Cold winter comes, with cheerless ray, the naked boughs with delicate buds, and
To beam upon its dreary urn! brought her wonted offering of early flowers,
Then may we daily seek was not of more essential services than that
A mansion in the skies, rude blustering boy, March, who, though
Where Summers never cease, violent in his temper, was well-istentioned
And glory never dies!
There an eternal SPRING shall bloom, and useful.- April, a gentle tender-hearted
With joys as vast as angels' pow'rs! girl, wept for his loss, yet cheered me with And thrice ten thousand harps in tune many a smile. June camę crowned with Shall praise the love that made it ourse
Beligious and Literary Intelligence.
The merits of the Inquisition, is a, character of the age to which it belongs, subject now so generally understood in accoinmodates himself to those which have this country, and so fully appreciated. | recently acquired esteem, expecting neverthat it is needless for us to say anything
theless that others will take their place in by way of elucidating it: and were the
future ages. Such is the vicissitude of hu
man affairs. Let us not wonder then if the case otherwise, it may be sufficiently
same actions, which in one age were deemascertained from the last of the Speeches
ed worthy of crowns and rewards, are afterwhich we are about to lay before our wards punished upon the scaffold; or if on readers. The abolishing of this dread the contrary, those which weje reputed ful engine of Papal despotism, in Por- | crimes, are to-day considered virtues. Totugal, may be regarded as one of the leration is, then, an attribute of the reflectmost inemorable occurrences of the ing mind, for no man should be so rash and year 1821. The daily journals have presumptuous as to suppose, that his works, communicated some interesting infor.
however accredited they may be, shall premation respecting it but the two fól
serve in future ages the same degree of
respect, and admiration. That at the time lowing Speeches, which were delivered
when the Holy Office, and the Inquisitions by members of the Cortes, when the
were introduced, the Inquisition existed de question for its abolition came under facto in every country, is a truth of which discussion in that assembly, have never we cannot doubt, What the Inquisitors yet been presented to the eye of the did in one country, the parliaments, triEnglish reader. They were transmitted bunals, and magistrates, practi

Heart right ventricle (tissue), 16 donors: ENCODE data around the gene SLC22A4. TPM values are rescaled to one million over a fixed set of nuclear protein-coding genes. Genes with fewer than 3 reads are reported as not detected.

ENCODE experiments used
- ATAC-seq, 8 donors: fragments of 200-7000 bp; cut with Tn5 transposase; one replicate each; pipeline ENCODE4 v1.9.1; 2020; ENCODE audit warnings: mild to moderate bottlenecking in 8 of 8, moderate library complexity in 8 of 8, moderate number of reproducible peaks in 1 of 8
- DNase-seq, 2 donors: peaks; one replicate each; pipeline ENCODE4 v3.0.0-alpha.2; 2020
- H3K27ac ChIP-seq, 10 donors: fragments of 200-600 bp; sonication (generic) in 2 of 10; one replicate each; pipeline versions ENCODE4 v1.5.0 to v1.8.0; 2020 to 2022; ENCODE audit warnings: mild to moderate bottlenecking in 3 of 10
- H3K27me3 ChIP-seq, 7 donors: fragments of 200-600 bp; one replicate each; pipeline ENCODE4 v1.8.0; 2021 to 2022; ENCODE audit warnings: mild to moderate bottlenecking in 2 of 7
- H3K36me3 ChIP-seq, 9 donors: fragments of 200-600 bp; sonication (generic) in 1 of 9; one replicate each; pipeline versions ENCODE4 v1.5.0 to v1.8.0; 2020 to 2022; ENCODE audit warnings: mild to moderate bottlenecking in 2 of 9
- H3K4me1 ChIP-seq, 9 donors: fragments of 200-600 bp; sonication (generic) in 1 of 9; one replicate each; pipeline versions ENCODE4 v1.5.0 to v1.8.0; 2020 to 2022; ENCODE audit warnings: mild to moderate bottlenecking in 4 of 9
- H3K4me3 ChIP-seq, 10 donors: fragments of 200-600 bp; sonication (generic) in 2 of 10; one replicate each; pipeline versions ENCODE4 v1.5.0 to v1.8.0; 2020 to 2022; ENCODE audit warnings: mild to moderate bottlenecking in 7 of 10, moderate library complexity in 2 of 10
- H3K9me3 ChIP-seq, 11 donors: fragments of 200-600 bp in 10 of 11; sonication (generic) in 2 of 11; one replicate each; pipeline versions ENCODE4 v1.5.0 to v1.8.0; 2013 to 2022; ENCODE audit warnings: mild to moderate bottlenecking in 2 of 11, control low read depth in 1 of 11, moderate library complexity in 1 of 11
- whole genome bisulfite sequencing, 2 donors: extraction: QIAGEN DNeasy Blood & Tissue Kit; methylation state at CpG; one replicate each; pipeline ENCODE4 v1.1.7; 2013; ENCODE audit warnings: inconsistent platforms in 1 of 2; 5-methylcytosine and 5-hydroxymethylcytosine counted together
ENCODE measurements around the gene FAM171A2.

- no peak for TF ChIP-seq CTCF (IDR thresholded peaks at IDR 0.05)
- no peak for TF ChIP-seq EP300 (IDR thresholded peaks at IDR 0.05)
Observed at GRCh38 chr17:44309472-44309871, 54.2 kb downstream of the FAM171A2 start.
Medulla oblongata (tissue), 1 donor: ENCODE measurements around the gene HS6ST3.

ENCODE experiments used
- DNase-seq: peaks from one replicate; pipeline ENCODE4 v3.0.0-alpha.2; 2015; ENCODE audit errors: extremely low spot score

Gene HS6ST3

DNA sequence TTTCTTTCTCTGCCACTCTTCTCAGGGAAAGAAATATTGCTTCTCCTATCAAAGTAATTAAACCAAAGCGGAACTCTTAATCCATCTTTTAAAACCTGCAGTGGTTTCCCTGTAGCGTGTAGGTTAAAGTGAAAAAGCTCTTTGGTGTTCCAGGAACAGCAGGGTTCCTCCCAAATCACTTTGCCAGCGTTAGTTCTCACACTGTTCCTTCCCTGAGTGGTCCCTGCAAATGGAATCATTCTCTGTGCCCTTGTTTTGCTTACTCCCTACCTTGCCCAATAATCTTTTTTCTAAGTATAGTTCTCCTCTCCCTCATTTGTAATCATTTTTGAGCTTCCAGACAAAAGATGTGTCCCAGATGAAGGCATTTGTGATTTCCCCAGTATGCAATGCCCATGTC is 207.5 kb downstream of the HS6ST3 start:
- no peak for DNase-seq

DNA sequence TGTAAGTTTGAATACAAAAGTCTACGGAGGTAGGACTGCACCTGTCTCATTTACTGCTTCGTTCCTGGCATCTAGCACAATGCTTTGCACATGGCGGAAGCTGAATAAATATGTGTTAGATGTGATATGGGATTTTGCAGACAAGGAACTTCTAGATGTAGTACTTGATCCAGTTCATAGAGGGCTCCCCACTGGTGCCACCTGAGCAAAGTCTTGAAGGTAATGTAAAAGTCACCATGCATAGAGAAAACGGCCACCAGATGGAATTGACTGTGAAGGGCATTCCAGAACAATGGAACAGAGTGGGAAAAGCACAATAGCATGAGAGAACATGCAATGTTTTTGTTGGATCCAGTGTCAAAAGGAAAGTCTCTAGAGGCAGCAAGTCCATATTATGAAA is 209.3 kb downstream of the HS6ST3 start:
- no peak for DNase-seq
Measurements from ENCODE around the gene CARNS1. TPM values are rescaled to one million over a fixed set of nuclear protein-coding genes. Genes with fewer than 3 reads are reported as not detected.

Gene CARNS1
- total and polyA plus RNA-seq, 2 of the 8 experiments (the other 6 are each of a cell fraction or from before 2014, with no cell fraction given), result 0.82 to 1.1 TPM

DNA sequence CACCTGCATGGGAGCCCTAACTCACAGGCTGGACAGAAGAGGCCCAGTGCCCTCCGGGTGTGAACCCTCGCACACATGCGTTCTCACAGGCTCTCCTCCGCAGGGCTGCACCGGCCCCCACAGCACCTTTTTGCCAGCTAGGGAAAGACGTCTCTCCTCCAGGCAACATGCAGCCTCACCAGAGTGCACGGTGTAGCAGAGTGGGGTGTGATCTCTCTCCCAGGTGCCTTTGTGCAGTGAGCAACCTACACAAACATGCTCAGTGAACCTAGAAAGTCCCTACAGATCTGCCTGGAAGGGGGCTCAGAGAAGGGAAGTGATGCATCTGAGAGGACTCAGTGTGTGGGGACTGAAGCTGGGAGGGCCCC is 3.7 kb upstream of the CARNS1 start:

ctised every to us by an intimate friend, who has where; for this was the spirit of the age. resided in Lisbon during the last dozen
Wars, and religious persecutions, had paved years, and who has been at the trouble
the way long before-hand for this manner of translating them from the Portuguese
of thinking. Can we forget, what utider
different denominations, happened in those expressly for this journal. Edit.
countries which we criticised as barbarous,
because we preserved the Inquisition ? SPEECII OF JOAO MARIA SOARES
Can we forget the massacre on the day of CASTELLO BRANCO, (late Inquisitor
Saint Bartholomew, in France--that nation General, in Portugal), now one of the
reputed the most polished in Europe? Was
not that an Inquisition: If this EstablishDeputies of the Cortes, at the Session of
ment has existed in Portugal, it is because the Cortes on the 24 March, 1821.
(let us not be ashamed to avow it, for it is 6 I have listened to all that has been said notorious), it is because, among us the prowith respect to the Holy Office; and though I gress of the human mind has been slower. I can only bear testimony to my own time, / We have seen, notwithstanding, that our I must nevertheless offer some remarks on | Inquisition had imbibed the character of that Establishment.
the age, accommodating itself to the public. “There exists, doubtless, the principle of Institutions. Nor would I ever lend myselt reason, which ought to correct the actions to be the Minister of such horrors, if they and thoughts of man. Reason which is his existed, and would rather beg my bread most essential attribute, and which ought to than become exposed to those acts wbich guide him according to the principles of strike me with horror! [The feelings of justice engraved on his heart; but unhap the speaker, on uttering these words, were pily reason ifself turns dumb in the midst so overpowered, that he burst into tears.] of the passions, and the human imagination, Let us not blame the Inquisition: let us ever fertile in chimeras, commonly substi. | blame the spirit of the age; let us blame tutes in its place, fantastical ideas, which our own folly, because there is nothing of men's interest, and custom, render sacred | which man is not capable when his pasand respectable, until other new ones oc sions advise and betray him. How many cupy the place of the former. The philo Institutions still exist among us, which cus sopher, however, contemplating with some tom or the law make respectable, and which impartiality the institutions of every time future ages will regard perhaps as foolishi and age, examining them with equal im. Yet when I examine philosophically all partiality, but recognizing in them the that surrounds us, I am as certain that the same origin, distinguishing in each the will happen in future ages, as that two ang